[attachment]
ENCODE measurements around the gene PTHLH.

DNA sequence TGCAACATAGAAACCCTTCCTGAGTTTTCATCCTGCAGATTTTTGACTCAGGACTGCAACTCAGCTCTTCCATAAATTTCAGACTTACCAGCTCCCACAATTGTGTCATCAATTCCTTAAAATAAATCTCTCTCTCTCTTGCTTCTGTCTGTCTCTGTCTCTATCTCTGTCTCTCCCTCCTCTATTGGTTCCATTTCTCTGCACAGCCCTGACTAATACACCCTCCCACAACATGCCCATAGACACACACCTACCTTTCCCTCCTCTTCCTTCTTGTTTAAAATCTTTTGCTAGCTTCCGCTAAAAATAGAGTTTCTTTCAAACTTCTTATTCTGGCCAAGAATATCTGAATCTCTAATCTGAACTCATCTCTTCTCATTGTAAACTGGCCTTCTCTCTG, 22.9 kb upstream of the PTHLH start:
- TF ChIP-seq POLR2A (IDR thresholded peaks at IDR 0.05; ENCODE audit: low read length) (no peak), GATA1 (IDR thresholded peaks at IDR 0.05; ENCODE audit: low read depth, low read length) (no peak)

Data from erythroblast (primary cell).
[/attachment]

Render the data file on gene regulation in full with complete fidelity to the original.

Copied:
ENCODE measurements around the gene PTHLH.

DNA sequence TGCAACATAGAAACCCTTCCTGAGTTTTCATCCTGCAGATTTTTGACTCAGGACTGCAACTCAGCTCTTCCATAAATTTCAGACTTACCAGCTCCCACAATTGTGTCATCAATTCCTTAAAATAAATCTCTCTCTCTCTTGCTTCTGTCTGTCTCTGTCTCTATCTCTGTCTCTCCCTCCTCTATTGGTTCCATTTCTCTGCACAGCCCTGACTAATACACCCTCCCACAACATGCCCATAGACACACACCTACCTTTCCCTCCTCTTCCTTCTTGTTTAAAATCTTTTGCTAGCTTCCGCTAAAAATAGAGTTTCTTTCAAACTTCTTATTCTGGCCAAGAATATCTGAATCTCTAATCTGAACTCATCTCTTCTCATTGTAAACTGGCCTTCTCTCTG, 22.9 kb upstream of the PTHLH start:
- TF ChIP-seq POLR2A (IDR thresholded peaks at IDR 0.05; ENCODE audit: low read length) (no peak), GATA1 (IDR thresholded peaks at IDR 0.05; ENCODE audit: low read depth, low read length) (no peak)

Data from erythroblast (primary cell).